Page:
Volunteering in Ireland

Posted on Thursday, 4 April 2024
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Volunteering in Ireland CSO Graphic
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Results from the 2022 Census show that more than 700,000 people across Ireland volunteered on a regular basis. Of those, 290,000 people (about 6 per cent of the overall population) volunteered with a sporting organisation. Behind sporting organisations, the second most common area where people volunteered was with either a social or charitable organisation or within their community. The CSO Report notes some interesting differences across the country notably that males were most likely to volunteer in a sporting organisation while females were more likely to volunteer in their community, that Leitrim had the highest rate of volunteers at 18 per cent in contrast to Dublin City and South Dublin which had the joint lowest at 11 per cent and volunteering seemed to increase as we age as over one third (38 per cent) of all volunteers was aged between 45 and 64 years of age. Among non-Irish citizens, 11 per cent of males and 12 per cent of females volunteered and over a fifth of citizens of African countries (7,442 people) were involved in at least one voluntary activity.


Supporting the Community & Voluntary Sector

Community and Voluntary organisations have a long history of providing services and infrastructure at local and national level and are engaged in most, if not all, areas of Irish society. They provide huge resources in energy, personnel, finance and commitment that, were it to be sourced on the open market, would come at considerable cost to the State. Over half of all registered charities have between one and 20 volunteers, with three per cent having 250 or more. It is estimated that the value of this volunteering work, using the minimum wage, is €648.8 million per year (this increases to €1.5 billion when using the average income) (Indecon, 2018). It is important to note, however, that this report is based on those charities that are required to register with the Charities Regulator, which accounts for approximately only 300,536 volunteers.

During the recession Government funding for the Community and Voluntary sector reduced dramatically and this has not, as yet, been restored. It is essential that Government appropriately resource this sector into the future and that it remains committed to the principle of providing multi-annual statutory funding. The introduction of the Charities Regulatory Authority, the Governance Code and the Lobbying Register in recent years is intended to foster transparency and improve public trust. However, it is essential that the regulatory requirements are proportional to the size and scope of organisations, and do not create an unmanageable administrative burden which detracts from the core work and deters volunteers from getting involved. In August 2019, the Department of Rural and Community Development published Sustainable, Inclusive and Empowered Communities: A Five-Year Strategy to Support the Community and Voluntary Sector in Ireland 2019-2024. This Strategy sets out the vision for community and voluntary sector development over the next five years. It contains a series of 11 policy objectives across all stakeholders, from Public Participation Networks to civil society organisations to local and national Governments. The Community Services Programme works to tackle disadvantage by providing supports to community-based organisations that enables them to deliver social, economic and environmental services, with a particular focus an areas that, by virtue for geographical isolation or social isolation or have too low a level of demand to satisfy market led providers. The groups in receipt of these services may not otherwise have any access.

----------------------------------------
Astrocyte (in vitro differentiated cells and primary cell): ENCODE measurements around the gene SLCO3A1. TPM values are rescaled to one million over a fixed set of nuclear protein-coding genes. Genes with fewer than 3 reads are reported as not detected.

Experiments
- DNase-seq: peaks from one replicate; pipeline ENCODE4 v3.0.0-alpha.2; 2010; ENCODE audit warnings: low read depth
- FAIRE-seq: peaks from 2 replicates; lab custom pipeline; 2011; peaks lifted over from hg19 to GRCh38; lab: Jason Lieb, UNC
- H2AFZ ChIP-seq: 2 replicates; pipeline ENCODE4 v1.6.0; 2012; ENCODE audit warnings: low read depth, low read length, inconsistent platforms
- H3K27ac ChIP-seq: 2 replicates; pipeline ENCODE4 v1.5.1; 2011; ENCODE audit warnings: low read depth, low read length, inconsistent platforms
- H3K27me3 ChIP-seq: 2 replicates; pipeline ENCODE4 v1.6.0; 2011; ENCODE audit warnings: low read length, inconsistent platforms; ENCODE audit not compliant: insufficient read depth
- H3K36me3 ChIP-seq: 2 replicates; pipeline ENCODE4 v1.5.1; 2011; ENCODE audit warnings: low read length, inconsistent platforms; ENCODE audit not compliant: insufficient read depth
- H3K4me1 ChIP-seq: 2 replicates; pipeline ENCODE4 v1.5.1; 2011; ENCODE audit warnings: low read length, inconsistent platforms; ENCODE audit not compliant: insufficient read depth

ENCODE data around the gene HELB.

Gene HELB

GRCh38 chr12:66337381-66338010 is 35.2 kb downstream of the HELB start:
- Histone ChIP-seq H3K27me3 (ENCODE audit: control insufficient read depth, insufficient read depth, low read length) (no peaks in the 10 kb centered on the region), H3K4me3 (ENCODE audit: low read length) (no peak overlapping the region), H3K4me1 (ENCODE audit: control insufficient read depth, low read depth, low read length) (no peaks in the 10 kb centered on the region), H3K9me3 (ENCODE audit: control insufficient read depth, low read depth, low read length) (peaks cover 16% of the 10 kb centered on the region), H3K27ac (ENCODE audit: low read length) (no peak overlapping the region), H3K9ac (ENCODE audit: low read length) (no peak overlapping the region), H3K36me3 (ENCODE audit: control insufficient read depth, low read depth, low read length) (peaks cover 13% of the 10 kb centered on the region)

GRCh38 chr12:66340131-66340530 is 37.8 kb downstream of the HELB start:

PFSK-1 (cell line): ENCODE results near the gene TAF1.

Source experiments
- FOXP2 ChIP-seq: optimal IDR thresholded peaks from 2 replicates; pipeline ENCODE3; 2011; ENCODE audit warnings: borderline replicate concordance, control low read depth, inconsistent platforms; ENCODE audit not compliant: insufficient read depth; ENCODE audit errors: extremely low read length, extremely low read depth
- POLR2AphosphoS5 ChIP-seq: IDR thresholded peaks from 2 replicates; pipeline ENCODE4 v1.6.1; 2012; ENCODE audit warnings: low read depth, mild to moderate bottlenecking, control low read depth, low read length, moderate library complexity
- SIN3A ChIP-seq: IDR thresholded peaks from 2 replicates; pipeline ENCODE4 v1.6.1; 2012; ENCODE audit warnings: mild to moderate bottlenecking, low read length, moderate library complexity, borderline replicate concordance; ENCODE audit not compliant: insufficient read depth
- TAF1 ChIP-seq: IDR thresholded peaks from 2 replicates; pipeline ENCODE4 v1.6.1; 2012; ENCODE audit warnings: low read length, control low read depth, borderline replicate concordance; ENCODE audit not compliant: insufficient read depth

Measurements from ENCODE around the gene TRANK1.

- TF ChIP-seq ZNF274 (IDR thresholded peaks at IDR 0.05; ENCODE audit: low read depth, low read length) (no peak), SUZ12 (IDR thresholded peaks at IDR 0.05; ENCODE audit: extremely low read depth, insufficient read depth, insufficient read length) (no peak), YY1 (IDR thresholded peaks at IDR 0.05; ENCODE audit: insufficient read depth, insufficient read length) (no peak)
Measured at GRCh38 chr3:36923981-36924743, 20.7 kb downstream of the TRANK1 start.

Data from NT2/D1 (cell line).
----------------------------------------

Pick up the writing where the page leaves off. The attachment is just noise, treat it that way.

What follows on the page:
Social Justice Ireland recommends that implementation of the five year Strategy be resourced in a way that recognises the important role of the Community and Voluntary Sector, the local role of the PPNs, and the challenges of community development, and seeks to generate real partnerships between communities and agencies.We further urge Government to implement commitments in the National Volunteering Strategy 2021-2025 which has been developed in tandem with both the Community and Voluntary and Social Inclusion Strategies so as to ensure policy coherence across all three.